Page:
I’d originally planned to write about Krampus for this year’s “25 Days of Shitmas” solely based on the fact that it hadn’t been claimed yet. Alas, I’d already written about the film last year for my own site (cough*Camera Viscera*cough), so I was immediately stuck on what new things to say about it. Thankfully, I just so happened to stumble upon the little-talked about made-for-TV Christmastime proto-slasher, Home for the Holidays (1972) – and suddenly I had something new to write about.
The movie sees three estranged sisters – Freddie (Jessica Walter), Chris (Sally Field), and Jo (Jill Haworth) – being summoned by a fourth sister, Alex (Eleanor Parker), to come home for the holidays. When the sisters arrive, they’re shocked to find out the reason Alex insisted upon their coming together is because their father, Ben (Walter Brennan), is dying. Complicating things further, Alex confides in her sisters that their father believes his new wife, Liz (Julie Harris), is the cause; Ben thinks Liz has been poisoning him. The thing is, it’s not such a crazy accusation: Liz was convicted of murdering her first husband.
Shocked and distraught, the sisters process this heavy information in their own personal ways: Chris, the youngest, is optimistic and naive; Freddie, with her addictive personality, self-medicates with alcohol and pills; and Jo, the steel-hearted realist, decides to hop on the next flight home – she never cared for her father, and she’s not about to start now.
The family briefly settles themselves to have dinner together, but fingers are soon being pointed and allegations thrown around. Liz understands the sisters think she’s a black widow, but she protests her innocence. She explains how they’ve even had a doctor over to the house, and he’s found no signs of poisoning. Meanwhile, a storm rages outside, flooding the streets, all but stranding the family inside the house indefinitely.
As if the threat of being trapped indoors with a potential murderess isn’t bad enough, a mysterious pitchfork-wielding maniac in a yellow rain slicker soon appears and starts stalking the sisters around the house and property. Is it Liz, trying to cover her tracks? Is it Ben, fulfilling some warped agenda? Perhaps it’s one of the sisters, or maybe it’s the young doctor from town. Only in the end is the killer – and their true motivations – revealed.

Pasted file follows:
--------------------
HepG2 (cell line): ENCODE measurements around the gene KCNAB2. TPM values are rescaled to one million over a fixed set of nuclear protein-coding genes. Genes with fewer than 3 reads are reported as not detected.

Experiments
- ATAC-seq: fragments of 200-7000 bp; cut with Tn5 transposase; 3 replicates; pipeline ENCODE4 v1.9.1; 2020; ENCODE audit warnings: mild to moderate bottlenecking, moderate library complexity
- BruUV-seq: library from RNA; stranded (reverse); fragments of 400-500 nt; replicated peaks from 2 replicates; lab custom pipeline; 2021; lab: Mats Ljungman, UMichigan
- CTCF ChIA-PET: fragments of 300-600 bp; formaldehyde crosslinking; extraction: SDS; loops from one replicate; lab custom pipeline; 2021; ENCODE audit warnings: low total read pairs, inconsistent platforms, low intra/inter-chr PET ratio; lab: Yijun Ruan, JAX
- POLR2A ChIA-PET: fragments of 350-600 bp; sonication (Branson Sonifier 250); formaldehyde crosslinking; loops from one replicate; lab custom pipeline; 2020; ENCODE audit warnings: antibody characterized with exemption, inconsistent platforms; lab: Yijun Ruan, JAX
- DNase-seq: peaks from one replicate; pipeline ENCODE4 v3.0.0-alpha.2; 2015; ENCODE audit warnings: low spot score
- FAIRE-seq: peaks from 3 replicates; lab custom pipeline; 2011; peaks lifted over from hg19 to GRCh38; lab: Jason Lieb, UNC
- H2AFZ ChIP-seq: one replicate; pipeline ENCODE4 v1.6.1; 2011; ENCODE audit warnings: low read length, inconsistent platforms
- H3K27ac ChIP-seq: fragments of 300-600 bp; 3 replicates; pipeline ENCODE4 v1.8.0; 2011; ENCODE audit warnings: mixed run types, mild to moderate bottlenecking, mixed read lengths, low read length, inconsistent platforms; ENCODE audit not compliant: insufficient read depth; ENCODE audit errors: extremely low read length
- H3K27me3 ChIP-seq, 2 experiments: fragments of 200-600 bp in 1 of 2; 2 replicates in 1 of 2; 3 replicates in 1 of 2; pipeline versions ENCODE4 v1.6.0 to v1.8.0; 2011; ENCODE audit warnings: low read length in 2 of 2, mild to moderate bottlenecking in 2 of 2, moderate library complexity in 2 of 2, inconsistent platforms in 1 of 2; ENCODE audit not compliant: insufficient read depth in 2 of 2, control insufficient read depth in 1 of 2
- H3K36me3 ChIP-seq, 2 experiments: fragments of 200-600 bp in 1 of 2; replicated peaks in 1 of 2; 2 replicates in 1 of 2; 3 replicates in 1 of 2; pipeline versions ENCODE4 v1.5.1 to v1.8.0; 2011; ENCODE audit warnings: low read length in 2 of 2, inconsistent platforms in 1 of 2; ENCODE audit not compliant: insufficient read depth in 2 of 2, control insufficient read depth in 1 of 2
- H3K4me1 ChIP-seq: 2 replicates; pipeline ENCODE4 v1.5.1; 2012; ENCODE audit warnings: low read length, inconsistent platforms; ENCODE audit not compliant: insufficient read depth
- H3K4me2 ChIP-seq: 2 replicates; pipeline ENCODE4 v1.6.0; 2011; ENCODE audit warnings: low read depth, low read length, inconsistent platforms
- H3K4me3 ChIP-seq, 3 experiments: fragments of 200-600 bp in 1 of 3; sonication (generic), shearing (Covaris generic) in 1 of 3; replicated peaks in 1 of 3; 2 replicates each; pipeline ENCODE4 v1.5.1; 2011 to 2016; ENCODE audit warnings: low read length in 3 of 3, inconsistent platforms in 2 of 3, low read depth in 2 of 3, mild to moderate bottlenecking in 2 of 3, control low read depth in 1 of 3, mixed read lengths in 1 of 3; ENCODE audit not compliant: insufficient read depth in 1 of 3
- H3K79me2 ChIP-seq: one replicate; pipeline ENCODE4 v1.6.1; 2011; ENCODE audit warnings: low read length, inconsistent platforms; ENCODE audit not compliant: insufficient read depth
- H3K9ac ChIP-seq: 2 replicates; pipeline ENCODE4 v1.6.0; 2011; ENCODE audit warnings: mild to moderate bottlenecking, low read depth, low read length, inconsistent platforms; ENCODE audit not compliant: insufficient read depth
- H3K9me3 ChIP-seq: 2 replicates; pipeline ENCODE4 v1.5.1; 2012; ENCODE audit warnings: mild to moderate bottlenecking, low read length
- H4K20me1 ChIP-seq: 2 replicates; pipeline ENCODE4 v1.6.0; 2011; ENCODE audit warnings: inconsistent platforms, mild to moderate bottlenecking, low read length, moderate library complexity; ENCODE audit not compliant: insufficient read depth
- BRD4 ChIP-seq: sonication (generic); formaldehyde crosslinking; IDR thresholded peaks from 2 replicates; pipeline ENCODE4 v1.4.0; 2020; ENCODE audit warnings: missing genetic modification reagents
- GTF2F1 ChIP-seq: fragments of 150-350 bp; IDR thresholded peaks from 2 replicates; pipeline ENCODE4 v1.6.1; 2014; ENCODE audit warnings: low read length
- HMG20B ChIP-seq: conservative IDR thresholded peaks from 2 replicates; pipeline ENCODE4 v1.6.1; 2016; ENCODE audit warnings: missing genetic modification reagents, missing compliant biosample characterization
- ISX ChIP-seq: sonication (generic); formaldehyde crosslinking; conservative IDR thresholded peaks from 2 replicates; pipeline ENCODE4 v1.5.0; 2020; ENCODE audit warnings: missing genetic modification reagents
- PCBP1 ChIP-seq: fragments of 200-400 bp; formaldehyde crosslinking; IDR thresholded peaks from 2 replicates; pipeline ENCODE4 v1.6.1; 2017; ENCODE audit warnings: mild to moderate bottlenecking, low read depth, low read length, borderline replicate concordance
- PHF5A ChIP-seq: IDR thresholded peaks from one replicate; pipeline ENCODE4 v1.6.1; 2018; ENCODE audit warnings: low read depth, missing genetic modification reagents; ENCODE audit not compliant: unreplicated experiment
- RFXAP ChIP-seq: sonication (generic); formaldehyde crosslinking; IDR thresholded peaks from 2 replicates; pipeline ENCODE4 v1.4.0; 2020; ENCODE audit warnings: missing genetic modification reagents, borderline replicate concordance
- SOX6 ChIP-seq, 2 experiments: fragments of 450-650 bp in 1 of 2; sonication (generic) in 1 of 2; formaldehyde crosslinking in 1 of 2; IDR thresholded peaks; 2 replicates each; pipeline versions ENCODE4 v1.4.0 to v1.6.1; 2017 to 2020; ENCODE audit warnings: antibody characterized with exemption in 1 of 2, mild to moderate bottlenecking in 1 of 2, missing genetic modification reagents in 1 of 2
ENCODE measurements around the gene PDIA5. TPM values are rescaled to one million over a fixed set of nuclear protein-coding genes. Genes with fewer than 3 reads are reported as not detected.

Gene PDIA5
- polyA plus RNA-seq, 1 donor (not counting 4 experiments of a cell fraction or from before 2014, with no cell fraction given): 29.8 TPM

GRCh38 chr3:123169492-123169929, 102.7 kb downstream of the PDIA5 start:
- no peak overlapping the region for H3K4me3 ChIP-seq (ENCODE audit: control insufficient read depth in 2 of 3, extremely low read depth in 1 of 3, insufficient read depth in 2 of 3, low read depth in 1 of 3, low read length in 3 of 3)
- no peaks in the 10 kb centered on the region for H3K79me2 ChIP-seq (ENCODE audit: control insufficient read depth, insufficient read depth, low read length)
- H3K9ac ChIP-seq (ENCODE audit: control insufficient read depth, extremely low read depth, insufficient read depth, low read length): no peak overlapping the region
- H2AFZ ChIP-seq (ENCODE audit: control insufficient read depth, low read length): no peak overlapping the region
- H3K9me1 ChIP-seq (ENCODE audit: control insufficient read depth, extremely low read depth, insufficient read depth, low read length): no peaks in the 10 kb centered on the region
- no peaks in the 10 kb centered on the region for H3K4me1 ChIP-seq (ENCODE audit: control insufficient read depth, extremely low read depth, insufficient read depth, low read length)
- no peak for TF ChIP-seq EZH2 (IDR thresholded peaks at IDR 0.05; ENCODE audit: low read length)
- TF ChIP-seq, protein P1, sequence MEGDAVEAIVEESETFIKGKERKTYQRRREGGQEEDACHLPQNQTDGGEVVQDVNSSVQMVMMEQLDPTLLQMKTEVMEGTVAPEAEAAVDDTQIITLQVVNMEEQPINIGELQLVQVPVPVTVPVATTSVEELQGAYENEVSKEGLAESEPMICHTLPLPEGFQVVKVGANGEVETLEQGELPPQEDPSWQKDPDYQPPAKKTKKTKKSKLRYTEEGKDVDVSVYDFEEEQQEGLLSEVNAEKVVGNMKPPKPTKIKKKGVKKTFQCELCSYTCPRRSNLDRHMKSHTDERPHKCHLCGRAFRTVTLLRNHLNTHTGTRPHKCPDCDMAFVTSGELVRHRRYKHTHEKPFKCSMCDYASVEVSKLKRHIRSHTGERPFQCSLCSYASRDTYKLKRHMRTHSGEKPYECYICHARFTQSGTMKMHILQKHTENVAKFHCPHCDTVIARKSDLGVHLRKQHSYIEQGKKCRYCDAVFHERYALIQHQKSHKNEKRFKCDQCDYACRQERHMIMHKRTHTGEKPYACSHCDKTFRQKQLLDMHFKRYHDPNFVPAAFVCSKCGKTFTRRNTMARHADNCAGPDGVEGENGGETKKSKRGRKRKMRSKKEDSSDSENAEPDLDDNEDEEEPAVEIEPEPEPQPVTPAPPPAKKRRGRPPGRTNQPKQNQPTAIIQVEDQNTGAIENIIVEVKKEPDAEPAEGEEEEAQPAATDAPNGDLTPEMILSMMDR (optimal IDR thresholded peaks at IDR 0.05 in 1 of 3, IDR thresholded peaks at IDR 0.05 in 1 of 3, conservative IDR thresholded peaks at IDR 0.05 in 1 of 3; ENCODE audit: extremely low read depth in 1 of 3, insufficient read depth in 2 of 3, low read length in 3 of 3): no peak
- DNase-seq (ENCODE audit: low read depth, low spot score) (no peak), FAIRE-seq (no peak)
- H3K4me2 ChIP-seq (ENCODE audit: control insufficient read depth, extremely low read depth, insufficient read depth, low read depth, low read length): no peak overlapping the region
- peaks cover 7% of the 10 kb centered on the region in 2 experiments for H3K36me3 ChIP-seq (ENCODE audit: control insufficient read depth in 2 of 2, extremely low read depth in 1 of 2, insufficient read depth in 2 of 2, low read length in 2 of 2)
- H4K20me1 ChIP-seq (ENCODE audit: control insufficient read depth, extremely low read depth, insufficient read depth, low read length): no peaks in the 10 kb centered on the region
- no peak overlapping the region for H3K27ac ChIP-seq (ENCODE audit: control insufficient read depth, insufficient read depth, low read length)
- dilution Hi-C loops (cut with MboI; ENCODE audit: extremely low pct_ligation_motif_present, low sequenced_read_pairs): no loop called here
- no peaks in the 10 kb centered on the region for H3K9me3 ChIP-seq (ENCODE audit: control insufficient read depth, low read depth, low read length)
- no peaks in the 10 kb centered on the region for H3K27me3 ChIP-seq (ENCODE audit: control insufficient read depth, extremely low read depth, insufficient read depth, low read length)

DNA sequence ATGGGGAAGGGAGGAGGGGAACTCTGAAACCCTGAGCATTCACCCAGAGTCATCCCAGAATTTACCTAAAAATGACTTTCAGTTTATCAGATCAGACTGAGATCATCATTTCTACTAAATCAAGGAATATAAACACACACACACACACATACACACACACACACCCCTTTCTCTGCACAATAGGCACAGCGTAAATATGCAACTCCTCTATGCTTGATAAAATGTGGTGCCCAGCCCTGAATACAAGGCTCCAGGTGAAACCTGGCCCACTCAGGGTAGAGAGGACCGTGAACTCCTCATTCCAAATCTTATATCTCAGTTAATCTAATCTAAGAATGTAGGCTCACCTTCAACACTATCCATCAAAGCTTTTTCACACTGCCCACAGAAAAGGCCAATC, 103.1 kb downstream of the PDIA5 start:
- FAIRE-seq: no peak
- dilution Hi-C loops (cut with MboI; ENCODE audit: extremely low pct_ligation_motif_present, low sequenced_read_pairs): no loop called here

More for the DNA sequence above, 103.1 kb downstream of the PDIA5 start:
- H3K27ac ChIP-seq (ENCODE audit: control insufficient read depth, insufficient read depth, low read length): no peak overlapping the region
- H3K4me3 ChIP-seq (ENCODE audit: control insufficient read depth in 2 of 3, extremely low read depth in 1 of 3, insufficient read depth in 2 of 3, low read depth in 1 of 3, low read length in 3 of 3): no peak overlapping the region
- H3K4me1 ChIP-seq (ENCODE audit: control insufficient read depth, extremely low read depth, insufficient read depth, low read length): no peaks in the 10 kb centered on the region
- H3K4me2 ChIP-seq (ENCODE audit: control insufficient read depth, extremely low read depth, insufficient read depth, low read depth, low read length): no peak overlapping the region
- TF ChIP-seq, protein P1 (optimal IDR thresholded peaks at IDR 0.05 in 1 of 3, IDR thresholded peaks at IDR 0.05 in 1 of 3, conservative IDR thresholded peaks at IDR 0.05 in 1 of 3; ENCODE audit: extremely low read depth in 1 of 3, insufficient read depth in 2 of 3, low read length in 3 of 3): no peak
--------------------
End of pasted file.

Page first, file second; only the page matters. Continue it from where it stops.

I gotta say – I really, really liked this movie!
The cast is amazing; the way the actresses interact with each other is not only believable but creates a real sense of tension. The dynamic between the sisters – the innocent one, the reckless one, the stern one, and the motherly one – is incredible, each playing a role in how the story unfolds. Jessica Walter stands out to me particularly, as this came out only one year after Play Misty for Me, and her characters could not be more different. She’s a chameleon.
In addition to a stellar cast, the movie also has a solid crew. It was written by Joseph Stefano, who wrote the screenplay for Psycho, and directed by John Moxey who made a slew of made-for-TV horror movies in the ’70s, such as The House that Would Not Die, A Taste of Evil, and The Night Stalker, just to name a few. They’re the exact pair you’d want to deliver a tense, whodunnit slasher flick.
Lastly, I have to point out the music. Many times these made-for-TV movies (especially the ones from the ’70s) have a very lush, symphonic score. And while that can occasionally work, more often than not I find it gives the movie a generic feel, as if it was just stock music pulled from some random file and slapped over the final film without any thought. Not so with Home for the Holidays. Composer George Tipton, probably best known for his work on Badlands (as well as composing Nilsson’s “Everybody’s Talkin'”) creates an almost Harry Manfredini-esque type sound at times, adding to the suspense factor.
At only 73 minutes, the movie glides along at a dizzying clip. When the viewer isn’t holding their breath, they’re trying to figure out who the hooded killer is before it’s too late. People often attribute Bob Clark’s Black Christmas with kickstarting the modern slasher movement, but Home for the Holidays – which was released two years prior to Black Christmas – might deserve that honor, instead.
- Joey Gallimore